Surviving a traumatic experience can impacts us in almost countless complex ways, but perhaps the most disruptive lingering effect of trauma is what is known as “Triggers.” Triggers are an often misunderstood aspect of trauma and trauma recovery, and the subject of several of my illustrations. In this post, I dive into the basic concepts behind understanding trauma, trauma triggers, and how good therapy can help minimize the impact of triggers.
What is Trauma?
When you think “trauma response,” you may think of ambulances and firetrucks – but psychological trauma is a form of trauma that’s every bit as real, but often difficult to understand for those who haven’t experienced it directly.
Psychological trauma is a public health epidemic. Acute stress following trauma, chronic Post Traumatic Stress Disorder (PTSD), and the “slow burn” impact of traumatic experiences early in life affect many – perhaps even most – individuals. In 2016, a multi-national group of researchers conducted a study of 68,894 people from 24 countries and found that over 70% of respondents reported having experienced a traumatic event – while 30.5% were exposed to four or more (source).
Trauma is common, and commonly misunderstood
Despite the fact that most people in our schools, workplaces, and social circles have experienced trauma, few of us know how to respond well to a person suffering from the acute symptoms of trauma or the longer-term symptoms of those who have developed Post Traumatic Stress Disorder. While nearly every profession, workplace, and institution have protocols in place for emergency response – very few individuals ever receive training in recognizing and responding to intrusive trauma symptoms (source).
When someone’s trauma-related symptoms intrude into life in disruptive or unpleasant ways, this is called being triggered.
The 24-hour news media has had a field day polarizing the word “triggered” with decisive meaning, but often the modern use of this word isn’t actually accurate to its actual meaning. To understand what it means to be triggered in the context of trauma: consider the original meaning of the word: The act of pulling a trigger releases a bullet. Once the bullet is “triggered” to fire, it cannot be reversed – only dealt with until the energy generated disappears through exhaustion or landing someplace that can absorb it. Trauma triggers are the same.
What is a Trauma Trigger?
While it is normal to feel upset or uncomfortable when encountering something difficult, or to have a strong reaction to something troubling – trauma triggers go beyond this, and often have a more complex explanation for why a person may experience a specific reaction.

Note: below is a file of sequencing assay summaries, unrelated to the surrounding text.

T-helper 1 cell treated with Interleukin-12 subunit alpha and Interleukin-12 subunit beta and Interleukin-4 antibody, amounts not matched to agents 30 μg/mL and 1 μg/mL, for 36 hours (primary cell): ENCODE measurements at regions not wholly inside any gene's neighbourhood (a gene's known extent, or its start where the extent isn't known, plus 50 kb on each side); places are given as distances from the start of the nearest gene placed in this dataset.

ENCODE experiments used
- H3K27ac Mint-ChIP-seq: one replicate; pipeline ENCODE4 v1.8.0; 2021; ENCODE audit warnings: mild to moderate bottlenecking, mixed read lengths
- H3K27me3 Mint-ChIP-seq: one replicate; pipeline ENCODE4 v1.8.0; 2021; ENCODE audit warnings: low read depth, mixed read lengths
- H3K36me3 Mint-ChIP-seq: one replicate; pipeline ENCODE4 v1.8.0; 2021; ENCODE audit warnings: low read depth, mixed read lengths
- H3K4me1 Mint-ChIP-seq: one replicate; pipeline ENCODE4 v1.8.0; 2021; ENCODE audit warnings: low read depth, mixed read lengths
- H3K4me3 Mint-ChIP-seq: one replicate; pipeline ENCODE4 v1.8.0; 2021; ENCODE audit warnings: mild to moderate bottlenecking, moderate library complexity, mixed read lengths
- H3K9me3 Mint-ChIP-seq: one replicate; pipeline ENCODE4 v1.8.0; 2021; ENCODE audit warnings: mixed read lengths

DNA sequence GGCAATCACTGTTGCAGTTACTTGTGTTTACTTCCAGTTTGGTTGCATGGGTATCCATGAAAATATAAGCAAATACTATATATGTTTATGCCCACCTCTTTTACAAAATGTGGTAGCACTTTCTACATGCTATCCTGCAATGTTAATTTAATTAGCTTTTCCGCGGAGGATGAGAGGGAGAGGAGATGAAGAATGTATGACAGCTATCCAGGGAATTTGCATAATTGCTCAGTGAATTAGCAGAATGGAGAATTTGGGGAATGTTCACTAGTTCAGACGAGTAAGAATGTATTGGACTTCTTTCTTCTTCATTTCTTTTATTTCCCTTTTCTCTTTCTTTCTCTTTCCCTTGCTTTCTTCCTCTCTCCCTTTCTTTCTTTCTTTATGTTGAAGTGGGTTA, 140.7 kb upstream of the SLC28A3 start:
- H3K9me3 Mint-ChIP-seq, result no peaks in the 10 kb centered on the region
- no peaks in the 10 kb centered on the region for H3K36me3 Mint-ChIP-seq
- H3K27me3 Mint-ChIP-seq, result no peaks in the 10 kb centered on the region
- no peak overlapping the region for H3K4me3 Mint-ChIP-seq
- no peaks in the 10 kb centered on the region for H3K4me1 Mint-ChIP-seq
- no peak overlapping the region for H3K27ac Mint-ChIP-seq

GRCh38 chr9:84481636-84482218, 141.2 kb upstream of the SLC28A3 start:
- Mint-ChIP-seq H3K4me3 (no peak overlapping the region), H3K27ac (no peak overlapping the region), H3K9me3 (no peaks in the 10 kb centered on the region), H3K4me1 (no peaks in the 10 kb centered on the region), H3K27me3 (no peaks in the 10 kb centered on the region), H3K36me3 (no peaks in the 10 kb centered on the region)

Considered a “trigger” because it “sets off” intense emotional reactions, trauma triggers can be sparked by smells, sounds, sights, sensations, or other sense-provoking stimuli. While the felt experience of a past trauma being triggered varies person-to-person, it generally involves a dissociation (loss of a sense of time/space/self) and/or change in emotional state (numbed emotion/intensified emotion).
Developing Empathy for People Who Experience Triggers
Imagining ourselves in someone else’s shoes can be one of the most powerful ways to cultivate empathy. To redefine being “triggered” from a political buzzword to a psychological state, listen for stories. Consider a person who was recently in a serious car accident. Months may have passed, and generally, that person seems to be doing well. However, upon smelling the scent of burning rubber while out on a walk, they begin to experience heaviness in their chest and a fogged brain-state.
As their body physiologically returns to the state it was in the last time it sensed the smell of burning rubber, the person might struggle to communicate with others, find their way home, and may even require emergency medical services. This would be an example of a clear-cut trauma trigger (although some triggers are far more subtle or limited to certain bodily systems).
A person is been triggered usually has some awareness that they are unwell, often doesn’t recognize it as a trigger- especially if they have not had access to mental health treatment. If they are aware they are triggered, the individual is often confused about why they are triggered.
The self-awareness to recognize being triggered while actively experiencing a trauma trigger, and the capacity to communicate about that state is generally a skill gained through effective trauma processing in good therapy.
How Do You Know When Someone is Being Triggered?
Because trauma responses are filtered through individual experience, it’s hard to develop a concrete list of signs someone is being triggered into trauma.
At my first placement as an intern therapist, I worked at a community mental health agency where my role included working with clients to create a plan for how they could keep themselves safe when they felt like harming themselves.
One thing always included in their safety plan was their response to the question “What are the signs that I and others can look for as a cue that I am not doing well?” – a question that often formed the roadmap to an important conversation that helped individuals develop a sense of what being triggered looked like for them.
When people are triggered by PTSD triggers, they usually don’t know it. With good self-reflection and insight, they might be able to reflect hours or days later on how triggered they were, but in the moment, people who are triggered often just feel Very Very Upset™.
For Friends, Parents, Coworker’s and Teachers of Trauma Survivors:
Consider having conversations with your clients, students, or even employees to help you as a caregiver, teacher, or supervisor know what *their* signs are that they are not doing well.
Common Signs of Being Triggered Include:
- Detachment, silence, or dissociation (this can sometimes look like daydreaming that a person “snaps out of”)
- Anger that’s out of context (particularly for men and boys)
- Immobility or stiffening OR a sudden inability to remain still
- Harmful behaviors to self or others
- and many other forms of behavior
For Trauma Survivors:
Many of us won’t have an answer the first time someone asks up what being triggered looks like for us. However, (as curiosity often does) the question itself may lead to greater self-awareness as we begin to notice and take inventory of what it feels like when we’re triggered. Bullet journaling, keeping a therapy journal, or just filling out a daily mood tracker can help us notice, learn, and better self-advocate for ourselves.